Knowing why we oppose

Every Labour activist I know opposes the proposed Child Benefit cut for higher tax earners.

I do too.

But why do we oppose it?

There are two possible reasons:

First, we might regard the principle of universality is central. This would lead us to argue that money paid to all increases benefit take up, encourages all to have a ‘stake’ in the system, and means all children get support.

Further,we could argue that the apparent ‘waste’ of giving child benefit to high income families is largely an artifact of the system – those high income families who contribute via taxes would likely share in any benefit from the reduction of their own benefits, and do in fact gain from the administrative simplicity of universality.

If we sought to limit the fiscal gain of high income families, the obvious move would be an increase in Taxation, preferably at a level above that of £40,000.

Alternatively, we could say that in principle it is foolish for the state to distribute limited resources to high income families who, largely, don’t need the additional income.

Further, we could agree that in a society much more capable of tracking individual family incomes than sixty years ago, the administrative and social benefits of universality are overstated. Targeted interventions are more effective use of resources.

Having said all that, we could argue that the issue is therefore not the principle, but the implementation. That it is unfair to treat single earner families more harshly than dual earner families and using the Tax system creates a cut off point for benefits which is both far too low for single earner families* and represents a significant disincentive to increased income, especially for ‘Traditional’ families.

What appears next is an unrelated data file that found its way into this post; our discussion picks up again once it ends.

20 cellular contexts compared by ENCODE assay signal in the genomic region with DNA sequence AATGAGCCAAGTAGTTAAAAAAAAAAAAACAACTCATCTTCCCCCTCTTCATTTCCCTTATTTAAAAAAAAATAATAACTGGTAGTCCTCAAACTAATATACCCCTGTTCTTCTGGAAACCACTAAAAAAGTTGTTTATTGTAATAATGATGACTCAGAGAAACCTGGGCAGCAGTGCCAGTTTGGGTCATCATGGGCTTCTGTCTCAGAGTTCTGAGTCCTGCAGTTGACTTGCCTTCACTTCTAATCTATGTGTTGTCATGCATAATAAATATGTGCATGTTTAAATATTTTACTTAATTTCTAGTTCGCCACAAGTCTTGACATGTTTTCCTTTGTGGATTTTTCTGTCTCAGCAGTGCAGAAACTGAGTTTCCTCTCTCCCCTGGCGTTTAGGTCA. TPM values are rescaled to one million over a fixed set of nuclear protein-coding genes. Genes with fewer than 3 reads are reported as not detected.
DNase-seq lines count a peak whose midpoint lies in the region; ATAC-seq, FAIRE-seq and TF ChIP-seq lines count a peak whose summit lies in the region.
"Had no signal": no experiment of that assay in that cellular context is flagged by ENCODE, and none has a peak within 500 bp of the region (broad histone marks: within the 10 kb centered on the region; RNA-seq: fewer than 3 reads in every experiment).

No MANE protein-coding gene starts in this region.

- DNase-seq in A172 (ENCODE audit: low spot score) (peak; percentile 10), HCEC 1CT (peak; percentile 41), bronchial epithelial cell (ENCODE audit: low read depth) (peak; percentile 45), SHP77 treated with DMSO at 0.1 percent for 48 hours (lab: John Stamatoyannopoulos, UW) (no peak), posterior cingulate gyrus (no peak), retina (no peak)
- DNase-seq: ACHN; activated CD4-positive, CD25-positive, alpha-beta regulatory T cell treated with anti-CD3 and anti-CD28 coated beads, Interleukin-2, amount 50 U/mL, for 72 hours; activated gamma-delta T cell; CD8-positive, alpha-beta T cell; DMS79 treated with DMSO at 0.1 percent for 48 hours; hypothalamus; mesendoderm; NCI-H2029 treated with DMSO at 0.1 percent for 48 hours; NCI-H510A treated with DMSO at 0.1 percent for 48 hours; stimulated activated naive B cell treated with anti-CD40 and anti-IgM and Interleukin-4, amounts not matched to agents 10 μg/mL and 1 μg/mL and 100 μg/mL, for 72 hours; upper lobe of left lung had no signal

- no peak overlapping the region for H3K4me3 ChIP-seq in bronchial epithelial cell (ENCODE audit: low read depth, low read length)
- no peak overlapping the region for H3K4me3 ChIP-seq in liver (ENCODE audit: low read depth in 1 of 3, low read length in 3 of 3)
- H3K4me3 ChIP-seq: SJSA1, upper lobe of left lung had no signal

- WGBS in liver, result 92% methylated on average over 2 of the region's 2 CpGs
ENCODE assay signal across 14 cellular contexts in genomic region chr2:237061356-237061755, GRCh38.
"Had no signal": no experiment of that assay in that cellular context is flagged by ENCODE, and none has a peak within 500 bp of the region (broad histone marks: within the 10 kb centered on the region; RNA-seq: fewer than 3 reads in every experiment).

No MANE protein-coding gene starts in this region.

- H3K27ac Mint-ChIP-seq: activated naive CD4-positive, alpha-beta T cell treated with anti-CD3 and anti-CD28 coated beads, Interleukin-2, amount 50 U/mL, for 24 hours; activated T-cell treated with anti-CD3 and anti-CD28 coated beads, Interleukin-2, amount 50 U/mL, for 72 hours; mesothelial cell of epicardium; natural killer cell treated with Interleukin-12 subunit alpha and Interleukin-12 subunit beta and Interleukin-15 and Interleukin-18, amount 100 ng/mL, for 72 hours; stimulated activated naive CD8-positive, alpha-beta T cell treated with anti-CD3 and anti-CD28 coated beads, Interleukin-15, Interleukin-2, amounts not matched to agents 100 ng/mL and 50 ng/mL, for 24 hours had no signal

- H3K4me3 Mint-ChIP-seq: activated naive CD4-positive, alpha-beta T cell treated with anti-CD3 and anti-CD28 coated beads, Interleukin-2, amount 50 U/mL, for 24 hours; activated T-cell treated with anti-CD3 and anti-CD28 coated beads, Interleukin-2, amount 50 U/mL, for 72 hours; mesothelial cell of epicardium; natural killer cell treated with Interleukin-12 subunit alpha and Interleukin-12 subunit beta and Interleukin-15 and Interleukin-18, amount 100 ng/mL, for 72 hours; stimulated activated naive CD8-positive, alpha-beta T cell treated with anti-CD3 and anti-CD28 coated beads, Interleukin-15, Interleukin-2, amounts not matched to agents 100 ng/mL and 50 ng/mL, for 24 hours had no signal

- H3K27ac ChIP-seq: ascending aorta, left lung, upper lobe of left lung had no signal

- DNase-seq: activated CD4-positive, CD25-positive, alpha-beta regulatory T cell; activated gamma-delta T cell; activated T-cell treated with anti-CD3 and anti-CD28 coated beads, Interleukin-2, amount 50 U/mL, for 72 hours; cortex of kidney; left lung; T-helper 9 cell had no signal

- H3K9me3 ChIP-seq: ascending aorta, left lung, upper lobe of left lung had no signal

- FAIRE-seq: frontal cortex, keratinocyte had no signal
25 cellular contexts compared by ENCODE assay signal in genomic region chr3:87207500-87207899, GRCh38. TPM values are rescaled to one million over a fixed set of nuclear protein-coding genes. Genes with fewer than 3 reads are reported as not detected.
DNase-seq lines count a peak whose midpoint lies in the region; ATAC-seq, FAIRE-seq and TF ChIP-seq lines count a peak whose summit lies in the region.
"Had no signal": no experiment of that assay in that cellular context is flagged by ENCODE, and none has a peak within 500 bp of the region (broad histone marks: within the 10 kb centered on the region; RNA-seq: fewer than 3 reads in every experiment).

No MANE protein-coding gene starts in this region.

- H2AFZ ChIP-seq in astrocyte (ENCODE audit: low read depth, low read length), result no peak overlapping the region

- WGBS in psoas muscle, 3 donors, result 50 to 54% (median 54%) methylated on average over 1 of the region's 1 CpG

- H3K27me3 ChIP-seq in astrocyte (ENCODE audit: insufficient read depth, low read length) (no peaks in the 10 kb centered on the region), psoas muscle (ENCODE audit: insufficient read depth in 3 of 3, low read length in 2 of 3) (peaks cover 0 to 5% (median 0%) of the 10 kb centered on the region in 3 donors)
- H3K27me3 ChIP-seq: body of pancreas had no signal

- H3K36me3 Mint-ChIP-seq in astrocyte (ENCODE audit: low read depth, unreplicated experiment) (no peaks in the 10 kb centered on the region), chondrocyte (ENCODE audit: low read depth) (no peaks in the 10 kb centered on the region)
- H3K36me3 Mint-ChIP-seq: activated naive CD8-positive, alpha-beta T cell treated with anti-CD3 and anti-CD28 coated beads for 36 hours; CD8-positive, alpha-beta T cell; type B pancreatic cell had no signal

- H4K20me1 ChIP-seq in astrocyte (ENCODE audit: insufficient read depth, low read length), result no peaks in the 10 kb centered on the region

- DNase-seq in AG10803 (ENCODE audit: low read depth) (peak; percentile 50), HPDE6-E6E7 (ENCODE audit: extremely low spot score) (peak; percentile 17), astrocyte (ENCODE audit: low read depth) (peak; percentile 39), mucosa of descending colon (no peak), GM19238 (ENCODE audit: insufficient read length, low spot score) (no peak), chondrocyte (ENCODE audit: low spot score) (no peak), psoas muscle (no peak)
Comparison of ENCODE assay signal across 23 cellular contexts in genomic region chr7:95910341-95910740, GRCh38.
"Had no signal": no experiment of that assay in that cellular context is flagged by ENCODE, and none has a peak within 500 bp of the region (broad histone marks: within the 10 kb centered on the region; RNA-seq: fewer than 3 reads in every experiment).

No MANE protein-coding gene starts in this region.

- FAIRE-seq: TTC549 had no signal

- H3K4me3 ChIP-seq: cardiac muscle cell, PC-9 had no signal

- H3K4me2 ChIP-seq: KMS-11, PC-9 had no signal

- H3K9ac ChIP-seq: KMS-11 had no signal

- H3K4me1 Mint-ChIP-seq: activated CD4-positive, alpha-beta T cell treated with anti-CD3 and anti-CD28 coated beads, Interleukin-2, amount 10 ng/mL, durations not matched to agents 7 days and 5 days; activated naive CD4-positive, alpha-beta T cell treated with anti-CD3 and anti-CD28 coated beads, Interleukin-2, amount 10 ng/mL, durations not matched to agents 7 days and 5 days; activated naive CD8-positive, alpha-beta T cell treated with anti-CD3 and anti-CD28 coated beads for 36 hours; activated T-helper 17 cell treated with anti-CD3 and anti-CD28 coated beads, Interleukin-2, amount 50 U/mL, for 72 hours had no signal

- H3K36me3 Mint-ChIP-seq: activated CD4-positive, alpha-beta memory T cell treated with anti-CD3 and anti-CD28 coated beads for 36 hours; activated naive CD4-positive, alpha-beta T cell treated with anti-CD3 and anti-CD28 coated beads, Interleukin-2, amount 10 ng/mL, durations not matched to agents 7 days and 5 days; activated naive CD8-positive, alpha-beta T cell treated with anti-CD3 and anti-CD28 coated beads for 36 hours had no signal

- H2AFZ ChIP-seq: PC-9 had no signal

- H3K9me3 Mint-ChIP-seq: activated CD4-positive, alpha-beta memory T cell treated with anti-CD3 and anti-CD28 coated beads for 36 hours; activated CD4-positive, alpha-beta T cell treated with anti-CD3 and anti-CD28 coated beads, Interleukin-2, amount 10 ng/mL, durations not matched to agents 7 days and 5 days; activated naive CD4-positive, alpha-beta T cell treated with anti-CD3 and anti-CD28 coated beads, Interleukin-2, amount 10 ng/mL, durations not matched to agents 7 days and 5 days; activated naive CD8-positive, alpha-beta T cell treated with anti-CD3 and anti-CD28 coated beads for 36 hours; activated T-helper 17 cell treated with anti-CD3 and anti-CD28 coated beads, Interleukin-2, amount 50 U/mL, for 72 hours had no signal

It strikes me that these are very different reasons for opposition, and following either creates a different range of policy options for a future Labour government.

Labour’s policy position is that we would like, in principle, to return to universal child benefit, but cannot commit to doing so because we cannot know the future.

This is an entirely reasonable position, but has the consequence of not setting out why, exactly, we oppose the Governments policy. Our attitude could be either of the two I have set out. I’ve heard both used, by the same person in the same interview.

There may well be a political advantage (unity, flexibility) for avoiding the question of why we oppose the government this week.

There will not be a long term governing advantage.



* Though note, dual earner families are far more likely to face high childcare costs and therefore to “need” child benefit, which is an argument I am amazed I have never heard a government minister make

2 Responses to “Knowing why we oppose”

  1. Brian Hughes

    I am a Labour activist* and I think the proposed Child Benefit cut for higher tax earners is a good idea.

    According to a Populus poll, 82% of the Great British Public agrees with me. So not all that much political advantage in opposing it, no matter how reasonable the reason for so doing might seem to some to be, that I can fathom.

    * (v1) “used to be” might be nearer the truth (it is apparently (at least as E Milliband kept telling us in the Brown era) time for the next generation to take over).

    * (v2) why does that sound so much like a statement that might be made on a first visit to a meeting of recovering addicts?

  2. Matthew

    “dual earner families are far more likely to face high childcare costs and therefore to “need” child benefit”

    though note that (say) two £30k earners will pay about £4,000 less tax a year than one £60k earner, and get £800 or so back for childcare.


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